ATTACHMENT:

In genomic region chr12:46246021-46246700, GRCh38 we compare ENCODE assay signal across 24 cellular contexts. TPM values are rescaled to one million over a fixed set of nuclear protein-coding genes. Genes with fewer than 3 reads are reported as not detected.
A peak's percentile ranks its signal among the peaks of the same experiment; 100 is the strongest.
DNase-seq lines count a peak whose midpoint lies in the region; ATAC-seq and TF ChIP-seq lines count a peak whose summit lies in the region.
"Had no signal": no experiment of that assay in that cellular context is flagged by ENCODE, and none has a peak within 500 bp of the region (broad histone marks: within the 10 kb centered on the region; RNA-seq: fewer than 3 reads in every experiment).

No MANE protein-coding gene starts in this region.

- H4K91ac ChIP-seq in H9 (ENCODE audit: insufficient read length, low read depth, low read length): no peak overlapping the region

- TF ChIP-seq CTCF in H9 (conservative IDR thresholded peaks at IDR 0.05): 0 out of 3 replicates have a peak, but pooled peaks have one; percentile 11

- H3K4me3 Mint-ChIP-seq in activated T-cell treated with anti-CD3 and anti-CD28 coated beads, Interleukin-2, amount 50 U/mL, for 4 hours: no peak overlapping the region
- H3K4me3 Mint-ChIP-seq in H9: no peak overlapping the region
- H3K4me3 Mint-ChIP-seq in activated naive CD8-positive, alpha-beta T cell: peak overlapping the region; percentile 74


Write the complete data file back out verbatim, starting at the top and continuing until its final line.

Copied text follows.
In genomic region chr12:46246021-46246700, GRCh38 we compare ENCODE assay signal across 24 cellular contexts. TPM values are rescaled to one million over a fixed set of nuclear protein-coding genes. Genes with fewer than 3 reads are reported as not detected.
A peak's percentile ranks its signal among the peaks of the same experiment; 100 is the strongest.
DNase-seq lines count a peak whose midpoint lies in the region; ATAC-seq and TF ChIP-seq lines count a peak whose summit lies in the region.
"Had no signal": no experiment of that assay in that cellular context is flagged by ENCODE, and none has a peak within 500 bp of the region (broad histone marks: within the 10 kb centered on the region; RNA-seq: fewer than 3 reads in every experiment).

No MANE protein-coding gene starts in this region.

- H4K91ac ChIP-seq in H9 (ENCODE audit: insufficient read length, low read depth, low read length): no peak overlapping the region

- TF ChIP-seq CTCF in H9 (conservative IDR thresholded peaks at IDR 0.05): 0 out of 3 replicates have a peak, but pooled peaks have one; percentile 11

- H3K4me3 Mint-ChIP-seq in activated T-cell treated with anti-CD3 and anti-CD28 coated beads, Interleukin-2, amount 50 U/mL, for 4 hours: no peak overlapping the region
- H3K4me3 Mint-ChIP-seq in H9: no peak overlapping the region
- H3K4me3 Mint-ChIP-seq in activated naive CD8-positive, alpha-beta T cell: peak overlapping the region; percentile 74